And with California accounting for 39.2% of the cumulative installations in the nation, the Golden State serves as a proxy for what the rest of the nation will likely incur.

In its Sept. 1 report, Axiom stated data from the California Solar Initiative found that June rooftop solar system applications plunged 23.8% month-over month to 52.7 megawatts across the state and fell a whopping 42.4% over year-ago figures.

But an even more chilling figure is that new solar applications on a year-over-year basis have fallen in six of the past seven months, with June marking the steepest drop of all. Axiom notes in its report that this is “suggesting demand in CA’s rooftop solar market is decelerating.”

Yellen Speaks Friday To Inspire You

The biggest event of the week for bond traders is likely to be Federal Reserve Chairwoman Janet Yellen’s speech at the Jackson Hole Conference. Technically called the Federal Reserve Bank of Kansas City Economic Symposium, the conference is the preeminent monetary policy conference in the world and has often been used by sitting Fed chiefs to signal important shifts in policy strategy.

Yellen’s talk, titled “The Federal Reserve’s Monetary Policy Toolkit,” could very well include some important short-term and long-term clues as to where the Fed’s policies are headed. Here are some thoughts about what she might say and why you should care.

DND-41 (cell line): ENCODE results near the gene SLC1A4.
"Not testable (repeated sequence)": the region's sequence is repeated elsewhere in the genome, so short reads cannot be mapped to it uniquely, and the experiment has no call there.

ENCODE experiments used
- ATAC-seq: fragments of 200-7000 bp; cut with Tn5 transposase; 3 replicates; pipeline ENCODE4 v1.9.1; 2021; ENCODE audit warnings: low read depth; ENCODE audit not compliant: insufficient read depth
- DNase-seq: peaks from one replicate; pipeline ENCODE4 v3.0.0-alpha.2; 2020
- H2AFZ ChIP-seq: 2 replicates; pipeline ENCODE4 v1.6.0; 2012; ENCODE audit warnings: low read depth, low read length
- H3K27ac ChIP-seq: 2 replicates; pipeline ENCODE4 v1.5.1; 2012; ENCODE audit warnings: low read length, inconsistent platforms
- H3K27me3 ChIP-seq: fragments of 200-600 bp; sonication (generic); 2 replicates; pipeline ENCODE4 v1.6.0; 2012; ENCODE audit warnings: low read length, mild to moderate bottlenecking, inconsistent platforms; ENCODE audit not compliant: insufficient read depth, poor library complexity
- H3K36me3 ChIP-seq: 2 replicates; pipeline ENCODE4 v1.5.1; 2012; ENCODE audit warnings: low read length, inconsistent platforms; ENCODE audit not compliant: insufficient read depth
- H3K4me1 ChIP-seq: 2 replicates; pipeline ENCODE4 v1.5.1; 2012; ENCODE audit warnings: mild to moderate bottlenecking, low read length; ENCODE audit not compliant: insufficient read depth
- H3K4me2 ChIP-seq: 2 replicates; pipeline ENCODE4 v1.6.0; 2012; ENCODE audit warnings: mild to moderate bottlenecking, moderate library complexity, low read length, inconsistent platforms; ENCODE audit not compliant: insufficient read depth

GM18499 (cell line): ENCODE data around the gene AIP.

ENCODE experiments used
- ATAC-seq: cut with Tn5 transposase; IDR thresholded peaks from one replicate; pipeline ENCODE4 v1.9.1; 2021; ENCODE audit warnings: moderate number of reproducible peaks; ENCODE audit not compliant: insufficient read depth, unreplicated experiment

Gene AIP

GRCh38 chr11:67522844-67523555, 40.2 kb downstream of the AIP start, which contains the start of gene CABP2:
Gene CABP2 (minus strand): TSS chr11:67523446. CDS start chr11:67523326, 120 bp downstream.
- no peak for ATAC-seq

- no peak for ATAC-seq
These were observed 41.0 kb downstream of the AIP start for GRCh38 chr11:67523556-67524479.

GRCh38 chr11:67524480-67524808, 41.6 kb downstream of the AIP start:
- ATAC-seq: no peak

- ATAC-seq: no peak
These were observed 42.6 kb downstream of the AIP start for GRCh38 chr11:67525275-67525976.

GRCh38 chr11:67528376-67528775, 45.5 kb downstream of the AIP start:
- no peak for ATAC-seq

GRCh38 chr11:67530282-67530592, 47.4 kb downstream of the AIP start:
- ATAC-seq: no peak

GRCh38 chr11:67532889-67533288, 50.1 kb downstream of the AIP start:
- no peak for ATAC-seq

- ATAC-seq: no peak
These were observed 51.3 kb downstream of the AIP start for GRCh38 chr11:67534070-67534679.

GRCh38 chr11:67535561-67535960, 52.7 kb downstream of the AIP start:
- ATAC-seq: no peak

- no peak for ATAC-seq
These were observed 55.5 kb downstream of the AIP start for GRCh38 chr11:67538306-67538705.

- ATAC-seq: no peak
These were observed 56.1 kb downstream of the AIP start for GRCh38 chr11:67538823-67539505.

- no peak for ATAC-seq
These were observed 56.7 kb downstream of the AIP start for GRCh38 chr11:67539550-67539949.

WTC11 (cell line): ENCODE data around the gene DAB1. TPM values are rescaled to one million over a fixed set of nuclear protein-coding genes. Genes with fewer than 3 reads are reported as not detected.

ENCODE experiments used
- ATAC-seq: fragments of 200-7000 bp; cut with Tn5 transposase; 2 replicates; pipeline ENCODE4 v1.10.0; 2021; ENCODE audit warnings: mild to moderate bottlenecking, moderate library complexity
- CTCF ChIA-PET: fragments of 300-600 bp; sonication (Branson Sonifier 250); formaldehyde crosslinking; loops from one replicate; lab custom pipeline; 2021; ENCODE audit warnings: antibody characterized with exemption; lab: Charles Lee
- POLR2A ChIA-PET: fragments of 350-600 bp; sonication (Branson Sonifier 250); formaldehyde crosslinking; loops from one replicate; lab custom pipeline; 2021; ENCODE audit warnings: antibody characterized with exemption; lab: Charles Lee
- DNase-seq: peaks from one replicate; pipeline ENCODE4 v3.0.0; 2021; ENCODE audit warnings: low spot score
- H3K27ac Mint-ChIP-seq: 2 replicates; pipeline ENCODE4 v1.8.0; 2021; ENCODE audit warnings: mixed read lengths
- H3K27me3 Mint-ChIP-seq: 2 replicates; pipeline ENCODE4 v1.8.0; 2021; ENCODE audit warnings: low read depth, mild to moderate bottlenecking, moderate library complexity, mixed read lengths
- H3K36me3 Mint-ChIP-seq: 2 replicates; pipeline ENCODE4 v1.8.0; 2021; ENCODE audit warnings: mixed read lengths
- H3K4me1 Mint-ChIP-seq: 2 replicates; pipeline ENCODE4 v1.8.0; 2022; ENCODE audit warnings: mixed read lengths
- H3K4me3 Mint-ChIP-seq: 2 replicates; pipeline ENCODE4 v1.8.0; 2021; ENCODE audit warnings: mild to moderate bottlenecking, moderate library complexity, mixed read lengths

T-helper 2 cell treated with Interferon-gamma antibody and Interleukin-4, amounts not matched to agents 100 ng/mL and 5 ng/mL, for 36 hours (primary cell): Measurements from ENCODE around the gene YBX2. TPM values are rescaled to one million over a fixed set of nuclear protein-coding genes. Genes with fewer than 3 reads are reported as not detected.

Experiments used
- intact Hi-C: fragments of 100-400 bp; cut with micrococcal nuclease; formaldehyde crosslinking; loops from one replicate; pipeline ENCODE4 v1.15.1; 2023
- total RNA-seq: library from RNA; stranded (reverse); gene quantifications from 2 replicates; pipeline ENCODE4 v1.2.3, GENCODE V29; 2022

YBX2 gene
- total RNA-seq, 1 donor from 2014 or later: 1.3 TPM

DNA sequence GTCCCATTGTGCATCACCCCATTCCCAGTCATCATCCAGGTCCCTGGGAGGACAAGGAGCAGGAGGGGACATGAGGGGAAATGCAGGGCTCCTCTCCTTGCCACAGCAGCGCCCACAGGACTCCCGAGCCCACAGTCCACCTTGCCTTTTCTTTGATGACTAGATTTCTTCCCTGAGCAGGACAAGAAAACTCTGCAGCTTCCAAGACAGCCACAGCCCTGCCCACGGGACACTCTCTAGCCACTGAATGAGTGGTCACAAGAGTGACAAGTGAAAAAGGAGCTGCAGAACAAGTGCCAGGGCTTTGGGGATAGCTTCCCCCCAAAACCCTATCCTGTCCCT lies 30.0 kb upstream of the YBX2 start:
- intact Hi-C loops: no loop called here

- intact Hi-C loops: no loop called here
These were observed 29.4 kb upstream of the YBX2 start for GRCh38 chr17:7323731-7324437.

Short term, a hike is probably coming

I think there is a good chance that Yellen will describe the economy very similarly to how Stanley Fischer did on Sunday. I’m not sure if she’ll expressly say that a hike is still needed sometime before year end, but I expect her to strongly hint at it. Perhaps something like, “If conditions continue as they are now, it may be appropriate to increase short-term interest rates at least once before year end.”

Practically, two rate hikes is almost impossible now. But she will at least try to get the market to believe in one hike.

The market is still 50/50 that a hike is coming and that percentage has hardly moved since the July jobs report was released on Aug. 5. So, if the market believes her, it will be a bit of a surprise. But the only part of the curve that is really vulnerable is the 2-3 year part. I could see the 10-year selling off, but there is pretty strong support between 1.57% and 1.60%, so I don’t think there is a trade there, honestly. I’m also not sure she’ll be bold enough to really change the market’s view. As I’ve been saying for a while, the market is getting tired of the cry wolf routine. They are probably going to have to get very specific in order for the market to buy it.